The Difference a Bit of Food Makes

One component of the holistic development of our project here is to give poorest of the poor families supplemental food every 6 weeks. So, what kind of value does this bit of food add for a family?

Moms serving each other

We provide 12.5 kgs of a staple grain named Teff. By providing them Teff, we are providing a whole grain source for baking injera that will provide food for the family for a while. We provide them the grain which the family will then take to have ground themselves, thereby increasing the nutritional value over providing them flour as well as giving them opportunity to participate in the process of providing for their family. By providing this Teff we are providing about 125 ETB of food to the family. It provides them a nutritious food that not only gives added benefit to the children who are already being fed in the Day Care, but also helps these moms to have the energy, strength and health to go to work. Let’s face it, if you’re hungry it’s pretty hard to feel good enough to work hard.

The other staple we are providing for a family is Cooking Oil. I know that for us in the West this may seem like a strange thing to be giving away. We are used to people in need getting day old bread and canned vegetables. However, Cooking Oil is a staple of the diet here and is used as the base for any kind of vegetable stews that are eaten with injera. It adds vitamins, calories, Omega 3s, and antioxidants that the poor would not otherwise receive in their diets. Because of a number of issues, cooking oil has become very scarce in Ethiopia over the past few months. This has led to shortages in which people at one point were waiting in lines at government shops for upwards of 5 hours to get 1 liter of cooking oil. When it was possible to find it, it was hugely expensive. To buy cooking oil at any other shop except for the gov’t shop meant that you would pay over 60 ETB per liter (that’s almost $4 USD for 1 liter of cooking oil!!) and to buy it at the Gov’t shop cost about 30 ETB. It is providing a staple for poor families that suddenly became very scarce and very expensive. Believe it or not, it can take our staff literally 4 days to source enough oil for us to give away.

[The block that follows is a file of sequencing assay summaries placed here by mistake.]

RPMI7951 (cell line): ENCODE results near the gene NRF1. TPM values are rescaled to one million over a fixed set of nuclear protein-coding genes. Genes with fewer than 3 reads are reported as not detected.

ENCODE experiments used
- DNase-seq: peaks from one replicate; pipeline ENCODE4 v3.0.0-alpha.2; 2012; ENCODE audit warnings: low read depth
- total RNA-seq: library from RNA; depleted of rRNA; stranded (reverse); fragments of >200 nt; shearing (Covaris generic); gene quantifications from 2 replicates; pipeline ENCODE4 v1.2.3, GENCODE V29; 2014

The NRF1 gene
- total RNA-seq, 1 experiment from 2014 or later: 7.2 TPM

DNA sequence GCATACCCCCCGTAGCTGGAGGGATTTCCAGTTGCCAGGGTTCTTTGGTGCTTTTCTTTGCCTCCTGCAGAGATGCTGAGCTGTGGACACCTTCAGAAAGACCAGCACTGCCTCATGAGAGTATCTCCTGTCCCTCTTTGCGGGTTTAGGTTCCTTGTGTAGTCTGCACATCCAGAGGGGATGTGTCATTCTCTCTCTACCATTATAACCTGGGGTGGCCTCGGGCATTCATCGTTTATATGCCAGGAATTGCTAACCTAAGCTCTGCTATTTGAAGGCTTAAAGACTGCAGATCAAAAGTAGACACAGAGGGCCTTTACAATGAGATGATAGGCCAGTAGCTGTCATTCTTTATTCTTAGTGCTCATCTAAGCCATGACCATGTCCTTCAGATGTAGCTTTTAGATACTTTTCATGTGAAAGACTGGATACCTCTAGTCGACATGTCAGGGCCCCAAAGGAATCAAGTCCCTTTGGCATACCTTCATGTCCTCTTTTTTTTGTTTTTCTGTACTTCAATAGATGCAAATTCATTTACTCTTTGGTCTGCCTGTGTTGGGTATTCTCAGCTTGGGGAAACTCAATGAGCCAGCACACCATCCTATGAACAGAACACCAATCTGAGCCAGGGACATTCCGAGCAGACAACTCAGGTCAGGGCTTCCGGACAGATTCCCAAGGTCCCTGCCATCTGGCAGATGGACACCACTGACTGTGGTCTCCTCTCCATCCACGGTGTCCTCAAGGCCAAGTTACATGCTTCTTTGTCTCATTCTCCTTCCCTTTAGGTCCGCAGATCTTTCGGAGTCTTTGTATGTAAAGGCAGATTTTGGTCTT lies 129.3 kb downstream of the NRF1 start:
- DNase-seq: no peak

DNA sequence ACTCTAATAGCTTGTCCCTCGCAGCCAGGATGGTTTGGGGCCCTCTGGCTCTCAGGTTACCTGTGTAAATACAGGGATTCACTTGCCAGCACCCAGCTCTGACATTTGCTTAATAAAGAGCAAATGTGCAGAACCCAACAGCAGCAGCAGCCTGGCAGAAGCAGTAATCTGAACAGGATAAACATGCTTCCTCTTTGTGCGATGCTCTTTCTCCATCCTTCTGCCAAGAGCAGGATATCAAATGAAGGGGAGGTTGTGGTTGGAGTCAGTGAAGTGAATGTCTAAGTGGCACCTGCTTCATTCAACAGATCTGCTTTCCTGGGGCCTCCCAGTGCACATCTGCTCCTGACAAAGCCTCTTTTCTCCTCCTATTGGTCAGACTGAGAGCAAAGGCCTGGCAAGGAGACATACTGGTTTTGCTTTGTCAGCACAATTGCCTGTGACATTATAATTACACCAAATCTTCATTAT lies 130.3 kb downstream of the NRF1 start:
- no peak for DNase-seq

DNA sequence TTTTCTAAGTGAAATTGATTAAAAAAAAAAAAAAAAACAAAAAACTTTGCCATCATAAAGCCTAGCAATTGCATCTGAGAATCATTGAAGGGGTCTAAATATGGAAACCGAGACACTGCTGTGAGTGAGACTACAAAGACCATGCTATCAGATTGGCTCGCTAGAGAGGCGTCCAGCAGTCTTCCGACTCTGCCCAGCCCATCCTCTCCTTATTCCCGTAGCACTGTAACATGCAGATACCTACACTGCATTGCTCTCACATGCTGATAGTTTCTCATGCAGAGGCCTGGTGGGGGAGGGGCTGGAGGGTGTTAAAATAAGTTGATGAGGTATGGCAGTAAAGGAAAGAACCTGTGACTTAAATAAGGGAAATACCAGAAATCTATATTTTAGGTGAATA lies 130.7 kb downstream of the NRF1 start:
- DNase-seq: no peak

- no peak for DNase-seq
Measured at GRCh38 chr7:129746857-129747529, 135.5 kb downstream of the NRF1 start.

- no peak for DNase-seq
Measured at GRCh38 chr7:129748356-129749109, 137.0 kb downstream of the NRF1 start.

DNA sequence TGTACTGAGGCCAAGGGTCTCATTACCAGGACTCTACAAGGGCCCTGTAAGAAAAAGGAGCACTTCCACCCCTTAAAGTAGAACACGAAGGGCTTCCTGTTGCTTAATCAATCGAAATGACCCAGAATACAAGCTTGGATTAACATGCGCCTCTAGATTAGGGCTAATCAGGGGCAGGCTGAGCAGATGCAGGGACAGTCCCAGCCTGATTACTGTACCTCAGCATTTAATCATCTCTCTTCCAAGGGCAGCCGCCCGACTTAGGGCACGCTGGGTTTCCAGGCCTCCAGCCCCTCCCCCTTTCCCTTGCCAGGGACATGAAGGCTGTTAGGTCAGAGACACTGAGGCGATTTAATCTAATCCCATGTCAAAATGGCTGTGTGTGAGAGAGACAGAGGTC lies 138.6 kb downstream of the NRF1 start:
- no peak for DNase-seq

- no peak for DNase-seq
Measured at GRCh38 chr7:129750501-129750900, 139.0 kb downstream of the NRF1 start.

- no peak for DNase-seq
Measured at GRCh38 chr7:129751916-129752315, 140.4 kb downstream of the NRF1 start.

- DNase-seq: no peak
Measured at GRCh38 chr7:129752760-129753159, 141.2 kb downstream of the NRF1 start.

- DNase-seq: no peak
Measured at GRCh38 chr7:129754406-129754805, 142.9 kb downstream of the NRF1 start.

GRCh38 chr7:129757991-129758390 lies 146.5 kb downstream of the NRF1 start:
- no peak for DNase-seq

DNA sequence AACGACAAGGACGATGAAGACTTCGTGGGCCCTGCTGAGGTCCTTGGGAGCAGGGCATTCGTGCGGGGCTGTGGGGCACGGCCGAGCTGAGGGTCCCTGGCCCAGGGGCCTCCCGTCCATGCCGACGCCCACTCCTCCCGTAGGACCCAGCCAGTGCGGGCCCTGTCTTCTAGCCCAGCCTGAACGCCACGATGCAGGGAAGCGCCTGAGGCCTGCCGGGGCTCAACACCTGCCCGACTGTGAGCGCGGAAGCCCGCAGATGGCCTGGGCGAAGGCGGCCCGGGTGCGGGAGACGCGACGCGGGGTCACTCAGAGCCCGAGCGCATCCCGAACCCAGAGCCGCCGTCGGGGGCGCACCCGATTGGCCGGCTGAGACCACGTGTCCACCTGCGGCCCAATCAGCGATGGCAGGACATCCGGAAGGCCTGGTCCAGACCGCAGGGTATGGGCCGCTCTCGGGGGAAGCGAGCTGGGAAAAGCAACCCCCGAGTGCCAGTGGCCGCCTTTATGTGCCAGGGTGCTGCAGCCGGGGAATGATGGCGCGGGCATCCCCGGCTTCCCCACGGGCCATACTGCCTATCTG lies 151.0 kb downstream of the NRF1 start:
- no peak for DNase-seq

A future initiative we are looking to pilot is sack gardens. We are convinced that we can help a family to provide the vegetables they need for their family using a garden planted in a sack. If this pilot works, it would mean that a family in the project could have a pretty complete source of food on an ongoing basis for their families. These sack gardens have worked well in the slums of Nairobi, so we are exciting to try them out here. Watch for more to come on this one soon.

In addition we provide drinking water treatment tablets on a monthly basis to help provide cleaner drinking water as well as laundry soap and body soap. A few times per year we also provide hair oil and Vaseline for body and hair care. These are basic necessities that are virtually impossible for these moms to provide for their families at this point in time.

This food does not feed a family for a month, but rather it is supplemental. It is meant to give a hand in a very difficult situation, but without stripping the dignity away for someone to provide for her own family.   The supplement can help vulnerable families to live a bit further back from the edge.  We also try to restore dignity in this process by having the Mom’s serve each other. They distribute the Teff and oil to each other, and thereby they own a bit of this process.

Thank you for your support and for partnering with us. A portion of each monthly family sponsorship is helping a family to have the food that they need in order to stay healthy as well as have energy to move towards sustainability. It is a gift of love that you are helping to provide. Thank you for “sharing your food with the hungry”!

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